XV Cochrane Colloquium

XV Cochrane Colloquium

  • São Paulo Photo Gallery
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Accommodations and touring

Around Sao Paulo

We have inlcuded some useful links to help plan those extra few hours or the additional days you plan to spend in the city.

Stay Another Day:

City of Sao Paulo:

And if you haven't heard much about Latin America's hidden gem, you might want to read the article and browse the photos from this recent New York Times article: The New Sao Paulo, or read the descriptions below...

São Paulo is a veritable cornucopia of culture. From cuisine to theatre to museums to music, this city offers endless opportunities to its residents and visitors.

For those interested in the fine arts, the Pinacoteca, housed in a beautifully reformed brick edifice with wonderful natural illumination, and the São Paulo Modern Art Museum (MASP), raised on stilts for admirers to enjoy the plaza below, present two complementary perspectives of museum art.

For those looking for more extempore artistic expression, theatre productions abound (in English and Spanish as well). About 50 different performances are offered each week in multiple sessions throughout the city, all of which can be researched on-line.

Less talk? More than anything else, music has put Brazil on the map. As São Paulo is Brazil’s melting pot, the city has become a magnet for musicians and musical talent from all over Brazil. Don’t miss out on São Paulo’s hundreds of weekly concerts and shows – including classical, chorinho, samba, mpb (música popular brasileira), jazz, electronic, orchestral, country and more. Or just start dancing to forró, pagode, axé; clubs for dancing or just enjoying the party are everywhere – 24 hours a day, 7 days a week.

If sports is more your style, São Paulo is crazy for car racing and football, but be sure not to engage in an argument about football teams and games; locals are fiercely proud. Runners and walkers will certainly love the central park, Ibirapuera, with its wide pedestrian-only paths.

But if what you want is just a good stroll…

True to its immigrant background and eclectic development, each neighbourhood in São Paulo is a world unto its own. For those who enjoy the bohemian lifestyle, charming 1940s houses converted into artist workshops, quirky restaurants tucked away in alleys and fantastic street art, Vila Madalena is a must.

The neighbourhood Liberdade offers visitors everything and anything in Japanese, including newspapers, street missionaries and church services, and dozens of services that pay homage to the great Japanese influence on the city in the past century, including lantern-lit streetlights, restaurants, bakeries, massage parlours, bonsai specialists and specialty shops. The neighbourhood boasts a lively street fair every Sunday just outside the metro stop. Recently, this area has become host to newer Chinese and Korean immigrants, leading to a charming cultural mixture.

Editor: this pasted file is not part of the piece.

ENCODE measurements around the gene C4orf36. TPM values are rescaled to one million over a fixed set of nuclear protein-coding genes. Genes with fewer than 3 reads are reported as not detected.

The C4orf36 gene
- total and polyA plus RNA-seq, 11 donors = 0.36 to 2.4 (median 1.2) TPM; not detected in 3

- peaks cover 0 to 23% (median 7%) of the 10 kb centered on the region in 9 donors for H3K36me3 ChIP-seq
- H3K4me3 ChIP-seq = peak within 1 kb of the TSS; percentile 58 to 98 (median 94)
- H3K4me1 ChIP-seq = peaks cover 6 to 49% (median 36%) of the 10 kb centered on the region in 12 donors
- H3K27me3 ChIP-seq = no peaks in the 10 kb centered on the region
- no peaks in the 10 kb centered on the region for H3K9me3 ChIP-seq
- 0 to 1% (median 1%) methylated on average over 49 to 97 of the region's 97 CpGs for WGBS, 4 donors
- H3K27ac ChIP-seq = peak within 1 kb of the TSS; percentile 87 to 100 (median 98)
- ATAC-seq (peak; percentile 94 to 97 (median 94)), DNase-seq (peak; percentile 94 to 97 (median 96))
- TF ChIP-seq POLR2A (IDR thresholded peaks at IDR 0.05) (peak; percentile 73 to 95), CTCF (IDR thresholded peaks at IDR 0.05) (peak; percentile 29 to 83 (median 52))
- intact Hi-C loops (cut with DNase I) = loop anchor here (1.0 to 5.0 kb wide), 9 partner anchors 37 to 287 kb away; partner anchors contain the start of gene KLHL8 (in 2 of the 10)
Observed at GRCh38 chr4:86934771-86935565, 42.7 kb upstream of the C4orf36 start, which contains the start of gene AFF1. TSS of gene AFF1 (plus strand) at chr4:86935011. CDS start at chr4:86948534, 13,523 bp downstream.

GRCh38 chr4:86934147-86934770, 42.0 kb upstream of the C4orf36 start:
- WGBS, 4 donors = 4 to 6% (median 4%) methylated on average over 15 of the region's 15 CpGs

Jardins offers its visitors luxury and modernity. After strolling along the wide streets that are home to some of São Paulo’s most illustrious residents, head over to the city’s most famous shopping district, Rua Oscar Freire. It is not uncommon to find top Brazilian fashion designers here who often provide exclusive opportunities to the street’s faithful frequenters. Once you tire of shopping, there are a number of boutique coffee shops that offer tempting variations on Brazil’s favourite drink.

Fifty percent of paulistanos (residents of the city of São Paulo) trace their ancestry back to Italy. The neighbourhoods of Bixiga, Brás and Mooca are host to countless Italian influences, most notably Italian eateries that offer, among other delights, delicious brick-oven pizzas. If you pay close attention, you may still hear the older generations gossiping in lost Italian dialects or arguing about prices at the colourful, eclectic Sunday antiques fair in Bixiga.

And to top it all off, the Centro offers a mix of everything: early São Paulo architecture, including the imposing Law School of the University of São Paulo; a restored municipal market, where vendors are happy to let you taste their stash of exotic fruits and sweets; a street filled with screaming trinket vendors interspersed with fabric wholesalers (Rua 25 de Março); Oscar Niemeyer’s S-shaped Copan building, whose range of apartments – from efficiencies to 4-bedroom expanses – were designed to provide shelter to a all socioeconomic levels in the city; the Museum of the Portuguese Language (Museu da Palavra), housed in the same converted train station that hosts the acoustically unbeatable Sala São Paulo – the auditorium for the São Paulo and visiting orchestras; and all the European Jewish, Sirio-Lebanese and Greek food you could hope for in the resale clothing district of Bom Retiro. While moseying around downtown, be sure not miss Torre Banespa, which offers a 360-degree view of Brazil’s biggest city, or the Italia building, a restaurant that includes a beautiful view of the entire city.

Enjoy a good meal at a little restaurant with eclectic decoration and exposed brick? Care to see some sites a bit off the beaten path? Willing to be slightly adventurous? Don't be timid - the Colloquium secretary enjoys pointing people in the right direction. Find the secretary on MSN Messenger (cochrane.colloquium@bireme.org), on Skype (melissa_m_mann) or e-mail (cochrane.colloquium AT bireme.org).